About 730,000 people live in Guyana. About 90 percent of the population inhabits the narrow coastland area (The picture shows a pathway through a typical coastal village). However, the indigenous inhabitants, the Amerindians continue to live in the savannahs and the highland region.Considering the population of age 5 and above, the overall literacy rate is 98 percent.
Guyana is often referred to as the land of six peoples, reflecting the multi-ethnic composition of its population. The largest ethnic group is the East Indians (about 51 percent), descendants of indentured laborers from India, followed by the Africans (38 percent). The other ethnic groups are the Chinese, the Europeans (mostly Portuguese) and the Amerindians. The Portuguese came as indentured laborers from Madeira, the Azores and Cape Verde. During the colonial era, they were regarded as a separate group from the other Europeans (mainly British), no doubt because of their origins as indentured laborers. This practice underlines the notion of six peoples. There is also a large racially mixed group.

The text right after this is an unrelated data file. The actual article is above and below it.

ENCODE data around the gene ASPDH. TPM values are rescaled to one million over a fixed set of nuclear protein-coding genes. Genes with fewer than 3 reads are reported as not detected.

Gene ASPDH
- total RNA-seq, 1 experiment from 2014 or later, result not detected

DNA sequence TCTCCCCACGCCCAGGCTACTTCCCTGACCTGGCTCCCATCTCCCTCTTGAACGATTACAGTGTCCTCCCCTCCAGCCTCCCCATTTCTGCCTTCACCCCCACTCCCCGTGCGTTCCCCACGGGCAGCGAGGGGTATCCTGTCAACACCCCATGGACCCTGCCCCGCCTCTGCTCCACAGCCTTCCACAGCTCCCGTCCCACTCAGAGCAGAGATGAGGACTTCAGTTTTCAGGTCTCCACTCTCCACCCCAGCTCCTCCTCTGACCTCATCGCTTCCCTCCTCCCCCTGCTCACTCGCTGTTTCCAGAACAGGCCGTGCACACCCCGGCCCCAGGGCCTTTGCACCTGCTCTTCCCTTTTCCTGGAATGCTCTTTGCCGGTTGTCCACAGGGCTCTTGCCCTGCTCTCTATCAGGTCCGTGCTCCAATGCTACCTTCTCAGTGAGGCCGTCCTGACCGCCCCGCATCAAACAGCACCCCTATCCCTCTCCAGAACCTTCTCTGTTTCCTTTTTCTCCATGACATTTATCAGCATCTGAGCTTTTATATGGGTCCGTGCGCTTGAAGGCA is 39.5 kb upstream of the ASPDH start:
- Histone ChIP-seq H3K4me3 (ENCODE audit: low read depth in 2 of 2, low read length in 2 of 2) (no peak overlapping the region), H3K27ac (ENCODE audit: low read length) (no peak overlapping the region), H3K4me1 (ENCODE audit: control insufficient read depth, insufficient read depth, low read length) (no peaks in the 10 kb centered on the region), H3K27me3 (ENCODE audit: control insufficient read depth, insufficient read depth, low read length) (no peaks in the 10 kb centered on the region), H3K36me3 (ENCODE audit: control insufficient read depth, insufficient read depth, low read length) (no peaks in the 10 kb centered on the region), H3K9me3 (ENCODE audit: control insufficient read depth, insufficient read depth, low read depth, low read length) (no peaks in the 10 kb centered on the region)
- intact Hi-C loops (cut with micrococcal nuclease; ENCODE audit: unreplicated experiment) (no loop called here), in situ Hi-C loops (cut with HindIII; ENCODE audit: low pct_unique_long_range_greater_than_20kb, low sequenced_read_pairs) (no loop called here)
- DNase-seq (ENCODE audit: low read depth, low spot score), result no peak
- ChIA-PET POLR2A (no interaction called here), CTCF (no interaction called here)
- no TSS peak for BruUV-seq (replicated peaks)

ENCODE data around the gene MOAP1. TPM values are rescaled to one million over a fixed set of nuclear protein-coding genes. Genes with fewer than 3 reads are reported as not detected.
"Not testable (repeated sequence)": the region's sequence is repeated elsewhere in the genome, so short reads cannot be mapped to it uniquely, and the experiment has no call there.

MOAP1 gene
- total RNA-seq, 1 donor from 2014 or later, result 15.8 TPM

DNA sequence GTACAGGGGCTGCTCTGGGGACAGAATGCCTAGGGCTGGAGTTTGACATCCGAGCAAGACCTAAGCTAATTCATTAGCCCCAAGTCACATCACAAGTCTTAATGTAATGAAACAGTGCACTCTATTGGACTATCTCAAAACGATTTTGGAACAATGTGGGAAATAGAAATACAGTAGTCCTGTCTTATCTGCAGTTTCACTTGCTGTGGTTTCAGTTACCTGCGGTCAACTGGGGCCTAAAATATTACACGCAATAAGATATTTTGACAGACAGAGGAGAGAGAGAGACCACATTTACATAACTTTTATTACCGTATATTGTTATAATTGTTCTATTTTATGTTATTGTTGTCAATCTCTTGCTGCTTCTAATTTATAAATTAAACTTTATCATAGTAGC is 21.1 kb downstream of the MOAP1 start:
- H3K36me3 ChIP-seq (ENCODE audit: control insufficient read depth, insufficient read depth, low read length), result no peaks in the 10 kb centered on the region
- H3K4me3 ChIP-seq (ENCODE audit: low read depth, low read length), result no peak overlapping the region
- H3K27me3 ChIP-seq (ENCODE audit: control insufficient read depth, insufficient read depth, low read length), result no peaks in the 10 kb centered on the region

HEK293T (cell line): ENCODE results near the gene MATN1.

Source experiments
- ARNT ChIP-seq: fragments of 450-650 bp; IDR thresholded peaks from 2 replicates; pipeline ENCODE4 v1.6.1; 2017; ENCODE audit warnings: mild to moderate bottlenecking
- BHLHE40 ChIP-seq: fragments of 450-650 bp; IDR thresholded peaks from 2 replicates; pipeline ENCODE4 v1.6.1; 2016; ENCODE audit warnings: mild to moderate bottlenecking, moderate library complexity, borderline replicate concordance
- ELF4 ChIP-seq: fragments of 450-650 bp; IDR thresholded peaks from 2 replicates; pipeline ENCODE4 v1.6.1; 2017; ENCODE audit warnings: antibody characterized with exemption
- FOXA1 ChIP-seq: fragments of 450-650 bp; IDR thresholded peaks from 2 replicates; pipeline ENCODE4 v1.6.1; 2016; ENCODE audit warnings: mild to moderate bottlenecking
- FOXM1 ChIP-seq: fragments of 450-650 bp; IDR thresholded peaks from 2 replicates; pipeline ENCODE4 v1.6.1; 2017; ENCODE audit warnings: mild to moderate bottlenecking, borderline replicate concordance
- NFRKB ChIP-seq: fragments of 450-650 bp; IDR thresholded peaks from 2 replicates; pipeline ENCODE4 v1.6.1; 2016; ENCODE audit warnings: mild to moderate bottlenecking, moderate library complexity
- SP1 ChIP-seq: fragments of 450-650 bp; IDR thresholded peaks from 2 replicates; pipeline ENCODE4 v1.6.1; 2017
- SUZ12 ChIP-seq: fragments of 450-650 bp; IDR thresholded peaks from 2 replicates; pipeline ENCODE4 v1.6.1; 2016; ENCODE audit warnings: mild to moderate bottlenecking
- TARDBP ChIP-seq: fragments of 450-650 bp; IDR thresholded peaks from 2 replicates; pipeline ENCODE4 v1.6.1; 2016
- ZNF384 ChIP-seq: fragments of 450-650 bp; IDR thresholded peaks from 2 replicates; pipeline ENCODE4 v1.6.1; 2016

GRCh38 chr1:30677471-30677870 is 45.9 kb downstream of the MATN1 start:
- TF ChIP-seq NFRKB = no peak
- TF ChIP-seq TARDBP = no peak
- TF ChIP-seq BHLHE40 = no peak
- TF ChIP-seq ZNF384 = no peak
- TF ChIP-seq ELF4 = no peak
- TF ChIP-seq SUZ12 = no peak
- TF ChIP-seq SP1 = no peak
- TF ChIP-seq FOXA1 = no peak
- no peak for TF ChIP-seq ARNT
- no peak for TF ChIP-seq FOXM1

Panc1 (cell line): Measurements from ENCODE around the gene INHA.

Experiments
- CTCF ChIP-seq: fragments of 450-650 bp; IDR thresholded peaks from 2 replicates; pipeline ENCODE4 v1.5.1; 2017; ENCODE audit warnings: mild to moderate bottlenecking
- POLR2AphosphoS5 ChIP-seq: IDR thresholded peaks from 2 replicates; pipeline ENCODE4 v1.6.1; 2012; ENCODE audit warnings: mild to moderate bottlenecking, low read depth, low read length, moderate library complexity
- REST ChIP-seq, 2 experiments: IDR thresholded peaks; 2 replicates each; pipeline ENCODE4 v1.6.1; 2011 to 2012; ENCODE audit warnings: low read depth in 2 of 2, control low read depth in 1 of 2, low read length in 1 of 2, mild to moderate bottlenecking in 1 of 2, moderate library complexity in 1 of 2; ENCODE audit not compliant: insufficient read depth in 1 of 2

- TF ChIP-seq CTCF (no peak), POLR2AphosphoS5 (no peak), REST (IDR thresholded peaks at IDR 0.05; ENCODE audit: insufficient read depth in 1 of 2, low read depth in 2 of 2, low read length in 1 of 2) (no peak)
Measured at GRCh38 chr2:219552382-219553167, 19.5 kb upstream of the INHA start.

About one-third of the population lives in towns. Georgetown, the capital, is situated on the coast, on the right bank of the Demerara river, one of the three main rivers flowing into the Atlantic Ocean. Other important towns are Anna Regina, Corriverton, Rose Hall and New Amsterdam, all located along the coastline, and Linden, a bauxite mining town, about 65 miles inland on the Demerara River.

The official language of Guyana is English. Creolese, an English-based creole, is widely used as a language of informal communication. The Amerindians have maintained their many dialects. Hindi and Urdu are used almost exclusively for religious purposes by Hindus and Muslims, respectively. Guyana is a secular state with religious freedom guaranteed to all under the Constitution. The three main religions are Christianity, Hinduism and Islam.